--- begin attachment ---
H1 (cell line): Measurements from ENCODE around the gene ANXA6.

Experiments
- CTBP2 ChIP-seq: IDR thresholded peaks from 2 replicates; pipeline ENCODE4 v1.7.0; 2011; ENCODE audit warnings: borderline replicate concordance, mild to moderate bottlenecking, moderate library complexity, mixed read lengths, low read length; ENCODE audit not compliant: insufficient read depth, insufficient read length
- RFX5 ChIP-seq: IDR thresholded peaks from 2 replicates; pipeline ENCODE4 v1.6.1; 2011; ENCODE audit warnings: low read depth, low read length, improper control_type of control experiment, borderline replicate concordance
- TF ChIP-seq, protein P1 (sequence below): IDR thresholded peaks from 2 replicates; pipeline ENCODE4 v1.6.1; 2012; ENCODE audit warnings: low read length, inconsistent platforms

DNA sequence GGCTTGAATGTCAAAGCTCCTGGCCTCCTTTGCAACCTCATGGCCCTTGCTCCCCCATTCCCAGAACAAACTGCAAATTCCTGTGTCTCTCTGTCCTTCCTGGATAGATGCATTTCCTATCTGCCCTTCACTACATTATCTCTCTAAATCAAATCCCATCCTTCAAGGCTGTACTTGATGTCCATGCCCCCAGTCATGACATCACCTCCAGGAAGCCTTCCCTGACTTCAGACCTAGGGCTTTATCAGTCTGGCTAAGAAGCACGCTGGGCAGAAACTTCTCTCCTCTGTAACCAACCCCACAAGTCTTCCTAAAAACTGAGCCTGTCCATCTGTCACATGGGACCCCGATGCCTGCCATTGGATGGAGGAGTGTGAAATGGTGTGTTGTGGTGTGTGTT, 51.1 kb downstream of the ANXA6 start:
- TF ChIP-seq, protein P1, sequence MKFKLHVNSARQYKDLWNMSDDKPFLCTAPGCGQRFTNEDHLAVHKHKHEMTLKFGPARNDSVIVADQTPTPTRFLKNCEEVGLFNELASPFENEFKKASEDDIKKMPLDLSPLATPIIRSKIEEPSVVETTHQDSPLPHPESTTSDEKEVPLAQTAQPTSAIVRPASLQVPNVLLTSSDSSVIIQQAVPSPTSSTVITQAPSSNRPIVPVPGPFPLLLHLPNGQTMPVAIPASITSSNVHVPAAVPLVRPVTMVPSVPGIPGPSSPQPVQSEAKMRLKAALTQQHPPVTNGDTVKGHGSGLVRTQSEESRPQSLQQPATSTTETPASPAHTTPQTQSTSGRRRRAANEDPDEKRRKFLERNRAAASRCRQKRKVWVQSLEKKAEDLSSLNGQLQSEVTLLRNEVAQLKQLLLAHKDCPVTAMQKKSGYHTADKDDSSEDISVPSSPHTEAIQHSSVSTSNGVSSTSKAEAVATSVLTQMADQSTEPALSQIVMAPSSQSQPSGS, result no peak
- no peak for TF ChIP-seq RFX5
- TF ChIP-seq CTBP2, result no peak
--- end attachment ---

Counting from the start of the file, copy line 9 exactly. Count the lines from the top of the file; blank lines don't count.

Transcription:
- TF ChIP-seq CTBP2, result no peak